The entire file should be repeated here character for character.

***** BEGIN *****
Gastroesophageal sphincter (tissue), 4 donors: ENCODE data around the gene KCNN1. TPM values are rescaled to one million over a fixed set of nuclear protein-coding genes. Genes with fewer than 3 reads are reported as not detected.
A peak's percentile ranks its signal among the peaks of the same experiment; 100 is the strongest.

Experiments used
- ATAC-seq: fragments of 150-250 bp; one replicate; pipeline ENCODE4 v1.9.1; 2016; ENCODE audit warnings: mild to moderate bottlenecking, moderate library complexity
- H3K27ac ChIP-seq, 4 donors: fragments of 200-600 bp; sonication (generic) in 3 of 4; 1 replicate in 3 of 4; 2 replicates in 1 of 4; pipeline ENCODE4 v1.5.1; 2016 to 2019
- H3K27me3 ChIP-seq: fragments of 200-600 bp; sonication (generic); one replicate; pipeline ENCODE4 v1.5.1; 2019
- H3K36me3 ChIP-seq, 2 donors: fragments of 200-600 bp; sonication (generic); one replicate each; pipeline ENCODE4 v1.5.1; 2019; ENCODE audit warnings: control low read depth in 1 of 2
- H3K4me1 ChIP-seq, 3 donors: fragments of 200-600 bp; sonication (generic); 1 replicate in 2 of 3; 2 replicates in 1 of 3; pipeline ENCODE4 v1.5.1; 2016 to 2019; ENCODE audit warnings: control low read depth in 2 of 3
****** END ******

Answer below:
Gastroesophageal sphincter (tissue), 4 donors: ENCODE data around the gene KCNN1. TPM values are rescaled to one million over a fixed set of nuclear protein-coding genes. Genes with fewer than 3 reads are reported as not detected.
A peak's percentile ranks its signal among the peaks of the same experiment; 100 is the strongest.

Experiments used
- ATAC-seq: fragments of 150-250 bp; one replicate; pipeline ENCODE4 v1.9.1; 2016; ENCODE audit warnings: mild to moderate bottlenecking, moderate library complexity
- H3K27ac ChIP-seq, 4 donors: fragments of 200-600 bp; sonication (generic) in 3 of 4; 1 replicate in 3 of 4; 2 replicates in 1 of 4; pipeline ENCODE4 v1.5.1; 2016 to 2019
- H3K27me3 ChIP-seq: fragments of 200-600 bp; sonication (generic); one replicate; pipeline ENCODE4 v1.5.1; 2019
- H3K36me3 ChIP-seq, 2 donors: fragments of 200-600 bp; sonication (generic); one replicate each; pipeline ENCODE4 v1.5.1; 2019; ENCODE audit warnings: control low read depth in 1 of 2
- H3K4me1 ChIP-seq, 3 donors: fragments of 200-600 bp; sonication (generic); 1 replicate in 2 of 3; 2 replicates in 1 of 3; pipeline ENCODE4 v1.5.1; 2016 to 2019; ENCODE audit warnings: control low read depth in 2 of 3